McNair Scholars Program

Harmony Hanson

Harmony Hanson

Harmony HansonMajor: Creative Writing
Anticipated Graduation Date:
May, 2013

Research Supervisor: Dr. Craig Wilkins, Architecture, University of Michigan

Faculty Mentor: Dr. Jennifer Brantley, English, University of Wisconsin-River Falls

Research Location: University of Michigan, 2012 Summer Research Opportunity Program (SROP)

Research Topic: A Dream: Deferred to the Future, Indebted to the Past

Abstract: What has been the journey of the National Museum of African American History and Culture from an idea born one hundred years ago to its present-day reality: Through narrative exploration of the history of the museum and of individuals who carried the concept through time-bearing the burden of a dream deferred - this creative nonfiction piece examines history, culture, aesthetics, social perceptions, and the ways in which these factors interact in the context of the story of the museum presently under construction on the National Mall. This historic monument is indebted to the faithful individuals and organization that persisted despite opposition, keeping hope kindled over the course of a century. Segmented with relevant poems, voices of African American culture and broader American culture are incorporated, synthesizing various perspectives around the central themes of the interconnectedness of American history/identity with African American history/identity and how the National Museum of African American History and Culture reflects a Re-membering of the place of African Americans in American society and culture past and present. The museum will make accessible the past of a people integral to who America is today; exploring issues of historical memory and African American identity and culture, this essay illuminates the stories of some of the individuals who helped propel the museum from dream to reality.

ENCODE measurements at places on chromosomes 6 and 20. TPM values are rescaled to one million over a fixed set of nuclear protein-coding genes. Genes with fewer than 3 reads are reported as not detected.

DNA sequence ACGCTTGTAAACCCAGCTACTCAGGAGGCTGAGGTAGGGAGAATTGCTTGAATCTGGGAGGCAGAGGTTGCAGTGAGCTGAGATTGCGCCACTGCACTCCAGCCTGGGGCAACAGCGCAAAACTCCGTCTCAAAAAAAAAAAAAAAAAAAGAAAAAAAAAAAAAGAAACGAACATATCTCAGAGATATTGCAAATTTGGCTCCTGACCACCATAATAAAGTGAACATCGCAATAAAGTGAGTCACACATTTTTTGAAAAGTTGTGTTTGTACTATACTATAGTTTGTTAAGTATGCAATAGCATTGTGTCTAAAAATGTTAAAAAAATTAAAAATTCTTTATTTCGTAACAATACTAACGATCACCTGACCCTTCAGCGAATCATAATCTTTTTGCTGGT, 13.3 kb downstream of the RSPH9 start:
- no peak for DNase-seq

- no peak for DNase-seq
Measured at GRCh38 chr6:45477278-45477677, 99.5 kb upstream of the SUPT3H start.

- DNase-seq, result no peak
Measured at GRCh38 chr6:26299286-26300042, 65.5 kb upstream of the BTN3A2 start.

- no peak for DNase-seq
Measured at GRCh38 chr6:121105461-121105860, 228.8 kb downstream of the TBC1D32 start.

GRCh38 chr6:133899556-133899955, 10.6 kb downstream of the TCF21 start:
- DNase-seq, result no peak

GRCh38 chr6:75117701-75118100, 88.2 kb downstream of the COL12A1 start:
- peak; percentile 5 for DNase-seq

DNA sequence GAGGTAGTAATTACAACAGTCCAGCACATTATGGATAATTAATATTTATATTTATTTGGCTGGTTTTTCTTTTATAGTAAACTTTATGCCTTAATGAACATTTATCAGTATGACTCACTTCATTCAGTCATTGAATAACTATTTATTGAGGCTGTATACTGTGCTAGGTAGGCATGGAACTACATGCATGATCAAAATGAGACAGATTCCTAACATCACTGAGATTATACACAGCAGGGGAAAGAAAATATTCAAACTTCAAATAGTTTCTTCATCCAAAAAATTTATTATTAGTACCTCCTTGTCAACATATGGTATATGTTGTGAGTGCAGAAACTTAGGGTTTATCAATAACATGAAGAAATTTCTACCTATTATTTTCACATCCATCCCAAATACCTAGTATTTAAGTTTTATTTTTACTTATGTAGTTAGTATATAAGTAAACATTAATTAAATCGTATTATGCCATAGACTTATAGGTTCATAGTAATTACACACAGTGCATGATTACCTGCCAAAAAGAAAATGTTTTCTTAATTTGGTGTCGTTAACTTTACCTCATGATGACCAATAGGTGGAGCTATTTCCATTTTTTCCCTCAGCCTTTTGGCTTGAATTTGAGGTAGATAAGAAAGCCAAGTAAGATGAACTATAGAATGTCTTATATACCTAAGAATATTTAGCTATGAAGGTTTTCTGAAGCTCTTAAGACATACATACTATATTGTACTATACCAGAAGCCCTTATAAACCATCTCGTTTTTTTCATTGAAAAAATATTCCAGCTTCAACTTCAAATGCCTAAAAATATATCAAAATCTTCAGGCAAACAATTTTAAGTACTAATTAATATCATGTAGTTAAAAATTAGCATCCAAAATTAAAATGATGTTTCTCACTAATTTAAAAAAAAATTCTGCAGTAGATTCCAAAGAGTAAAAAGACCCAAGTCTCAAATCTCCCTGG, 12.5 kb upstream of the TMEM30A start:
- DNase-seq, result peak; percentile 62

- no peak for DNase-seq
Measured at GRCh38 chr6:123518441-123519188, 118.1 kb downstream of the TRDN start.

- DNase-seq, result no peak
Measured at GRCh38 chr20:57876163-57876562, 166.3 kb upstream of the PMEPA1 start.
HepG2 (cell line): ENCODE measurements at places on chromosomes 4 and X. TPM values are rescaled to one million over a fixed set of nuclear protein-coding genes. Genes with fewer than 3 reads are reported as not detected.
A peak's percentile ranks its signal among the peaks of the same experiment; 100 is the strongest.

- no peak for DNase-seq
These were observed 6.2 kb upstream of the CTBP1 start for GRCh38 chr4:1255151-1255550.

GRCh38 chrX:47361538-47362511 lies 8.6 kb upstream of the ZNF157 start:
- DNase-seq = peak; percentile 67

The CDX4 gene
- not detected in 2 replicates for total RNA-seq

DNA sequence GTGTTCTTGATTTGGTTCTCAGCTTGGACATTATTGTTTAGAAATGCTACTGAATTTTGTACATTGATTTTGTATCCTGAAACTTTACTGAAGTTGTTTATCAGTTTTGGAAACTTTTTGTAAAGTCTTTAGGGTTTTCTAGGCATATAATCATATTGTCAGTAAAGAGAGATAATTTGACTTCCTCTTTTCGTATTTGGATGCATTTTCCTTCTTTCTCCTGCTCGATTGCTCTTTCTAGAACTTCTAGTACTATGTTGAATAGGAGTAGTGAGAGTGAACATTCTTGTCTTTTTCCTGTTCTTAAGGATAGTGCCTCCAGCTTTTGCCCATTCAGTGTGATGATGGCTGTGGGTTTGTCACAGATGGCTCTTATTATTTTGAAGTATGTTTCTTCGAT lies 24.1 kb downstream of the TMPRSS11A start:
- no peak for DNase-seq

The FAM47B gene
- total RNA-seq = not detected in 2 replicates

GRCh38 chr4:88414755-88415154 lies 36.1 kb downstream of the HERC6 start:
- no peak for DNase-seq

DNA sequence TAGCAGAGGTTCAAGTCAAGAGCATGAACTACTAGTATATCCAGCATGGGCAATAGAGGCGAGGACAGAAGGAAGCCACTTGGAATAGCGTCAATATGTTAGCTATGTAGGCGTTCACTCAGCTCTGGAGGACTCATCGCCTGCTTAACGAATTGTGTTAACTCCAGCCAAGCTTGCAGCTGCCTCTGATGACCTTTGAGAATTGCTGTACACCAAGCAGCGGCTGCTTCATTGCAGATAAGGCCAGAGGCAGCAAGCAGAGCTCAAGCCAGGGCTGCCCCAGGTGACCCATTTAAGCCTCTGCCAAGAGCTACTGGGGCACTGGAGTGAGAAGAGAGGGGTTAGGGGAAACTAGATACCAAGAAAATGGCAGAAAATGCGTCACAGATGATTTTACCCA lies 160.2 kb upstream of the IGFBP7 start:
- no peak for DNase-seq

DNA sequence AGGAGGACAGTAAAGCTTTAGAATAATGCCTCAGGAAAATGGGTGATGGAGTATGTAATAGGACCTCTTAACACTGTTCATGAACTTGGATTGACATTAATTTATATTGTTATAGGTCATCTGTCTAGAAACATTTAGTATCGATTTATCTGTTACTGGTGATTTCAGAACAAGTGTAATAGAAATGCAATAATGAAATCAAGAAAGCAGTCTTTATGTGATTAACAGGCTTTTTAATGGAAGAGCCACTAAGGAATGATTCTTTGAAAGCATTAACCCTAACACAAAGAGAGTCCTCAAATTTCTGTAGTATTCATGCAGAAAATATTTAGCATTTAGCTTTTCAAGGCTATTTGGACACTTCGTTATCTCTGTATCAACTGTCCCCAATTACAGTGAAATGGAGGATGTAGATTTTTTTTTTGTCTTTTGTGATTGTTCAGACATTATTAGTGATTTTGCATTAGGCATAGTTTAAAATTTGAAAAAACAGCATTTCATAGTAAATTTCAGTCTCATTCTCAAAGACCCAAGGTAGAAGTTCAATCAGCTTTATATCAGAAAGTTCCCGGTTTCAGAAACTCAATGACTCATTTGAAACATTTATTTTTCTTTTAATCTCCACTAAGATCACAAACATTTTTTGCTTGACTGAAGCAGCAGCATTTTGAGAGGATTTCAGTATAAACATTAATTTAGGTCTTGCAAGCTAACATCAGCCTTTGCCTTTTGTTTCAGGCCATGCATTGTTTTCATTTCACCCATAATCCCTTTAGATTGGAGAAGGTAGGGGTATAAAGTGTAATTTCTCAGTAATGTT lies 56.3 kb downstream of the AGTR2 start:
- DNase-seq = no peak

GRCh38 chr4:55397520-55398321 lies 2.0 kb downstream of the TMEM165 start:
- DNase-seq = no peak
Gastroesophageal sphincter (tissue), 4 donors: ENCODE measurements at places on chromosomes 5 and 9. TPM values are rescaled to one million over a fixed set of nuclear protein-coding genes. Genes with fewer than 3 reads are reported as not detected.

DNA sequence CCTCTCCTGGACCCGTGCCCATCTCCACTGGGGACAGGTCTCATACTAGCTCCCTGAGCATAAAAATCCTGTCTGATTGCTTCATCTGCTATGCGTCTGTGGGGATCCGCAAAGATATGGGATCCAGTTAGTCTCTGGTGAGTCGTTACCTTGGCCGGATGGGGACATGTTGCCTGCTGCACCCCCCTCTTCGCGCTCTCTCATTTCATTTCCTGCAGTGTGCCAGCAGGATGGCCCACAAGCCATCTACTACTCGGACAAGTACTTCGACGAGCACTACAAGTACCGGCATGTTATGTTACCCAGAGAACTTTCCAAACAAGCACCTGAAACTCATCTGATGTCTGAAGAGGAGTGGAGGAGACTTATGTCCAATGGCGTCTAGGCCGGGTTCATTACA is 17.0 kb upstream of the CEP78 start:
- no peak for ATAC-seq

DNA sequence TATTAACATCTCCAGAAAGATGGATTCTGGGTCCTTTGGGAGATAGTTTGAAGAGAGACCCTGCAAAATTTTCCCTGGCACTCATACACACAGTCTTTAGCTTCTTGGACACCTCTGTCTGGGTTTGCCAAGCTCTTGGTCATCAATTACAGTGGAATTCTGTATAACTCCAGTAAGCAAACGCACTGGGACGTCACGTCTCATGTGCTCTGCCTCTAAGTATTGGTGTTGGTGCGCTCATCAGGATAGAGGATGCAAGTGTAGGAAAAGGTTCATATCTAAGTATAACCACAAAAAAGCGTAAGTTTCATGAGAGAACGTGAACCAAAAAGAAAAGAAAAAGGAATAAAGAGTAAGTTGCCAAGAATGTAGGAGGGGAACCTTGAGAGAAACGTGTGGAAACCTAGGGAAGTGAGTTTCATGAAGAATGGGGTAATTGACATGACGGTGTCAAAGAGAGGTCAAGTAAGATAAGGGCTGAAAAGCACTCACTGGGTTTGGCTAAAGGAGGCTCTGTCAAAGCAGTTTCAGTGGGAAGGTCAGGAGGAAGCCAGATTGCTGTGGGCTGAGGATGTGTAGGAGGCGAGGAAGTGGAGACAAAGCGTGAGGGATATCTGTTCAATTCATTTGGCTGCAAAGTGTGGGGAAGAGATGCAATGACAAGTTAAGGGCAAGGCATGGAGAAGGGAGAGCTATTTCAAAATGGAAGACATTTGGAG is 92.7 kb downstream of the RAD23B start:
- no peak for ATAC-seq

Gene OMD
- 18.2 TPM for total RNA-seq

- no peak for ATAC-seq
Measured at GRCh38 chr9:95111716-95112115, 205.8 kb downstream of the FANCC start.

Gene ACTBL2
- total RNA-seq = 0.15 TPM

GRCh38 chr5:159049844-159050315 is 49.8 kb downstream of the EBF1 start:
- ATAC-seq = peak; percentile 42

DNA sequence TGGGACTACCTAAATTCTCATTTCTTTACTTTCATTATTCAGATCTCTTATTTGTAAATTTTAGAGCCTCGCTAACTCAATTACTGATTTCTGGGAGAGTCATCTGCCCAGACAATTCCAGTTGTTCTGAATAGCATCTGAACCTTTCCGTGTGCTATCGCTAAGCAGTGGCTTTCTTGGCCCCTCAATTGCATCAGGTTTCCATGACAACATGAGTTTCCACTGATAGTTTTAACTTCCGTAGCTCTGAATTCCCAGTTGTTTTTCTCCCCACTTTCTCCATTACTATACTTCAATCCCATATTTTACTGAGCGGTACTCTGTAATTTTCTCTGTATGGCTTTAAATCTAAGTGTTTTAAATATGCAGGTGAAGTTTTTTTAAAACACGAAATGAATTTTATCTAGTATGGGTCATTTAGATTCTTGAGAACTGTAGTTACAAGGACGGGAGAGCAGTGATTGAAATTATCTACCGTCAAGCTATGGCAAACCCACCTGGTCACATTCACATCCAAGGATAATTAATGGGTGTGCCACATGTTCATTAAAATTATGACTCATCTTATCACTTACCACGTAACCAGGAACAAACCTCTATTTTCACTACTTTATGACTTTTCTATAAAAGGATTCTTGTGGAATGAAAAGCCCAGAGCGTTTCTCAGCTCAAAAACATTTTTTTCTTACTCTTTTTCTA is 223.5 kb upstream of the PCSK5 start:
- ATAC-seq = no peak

Faculty Mentor & Research Supervisor: Dr. Jennifer Brantley , English, University of Wisconsin-River Falls

 Research Location:  Plant City, Florida, Summer 2011

 Research Topic: Oral Histories: The Creative Writer as Researcher

 Abstract: This project is an exploration of the history and culture of the South and the dynamics of the Southern Family through oral histories and folklore.  Through personal interviews of generational Floridians in the Plant City area, along with interactive observation and archival research, I collected oral histories, photographs, census information, and historical accounts.  Based on my findings and experiences, I am developing a series of literary nonfiction essays as a record of memories and voices that may otherwise have been lost.  This research emphasizes Southern culture, memory, family history, historical discrepancies and gaps, oppression of certain cultures/peoples, and the value of oral histories in the larger historical context.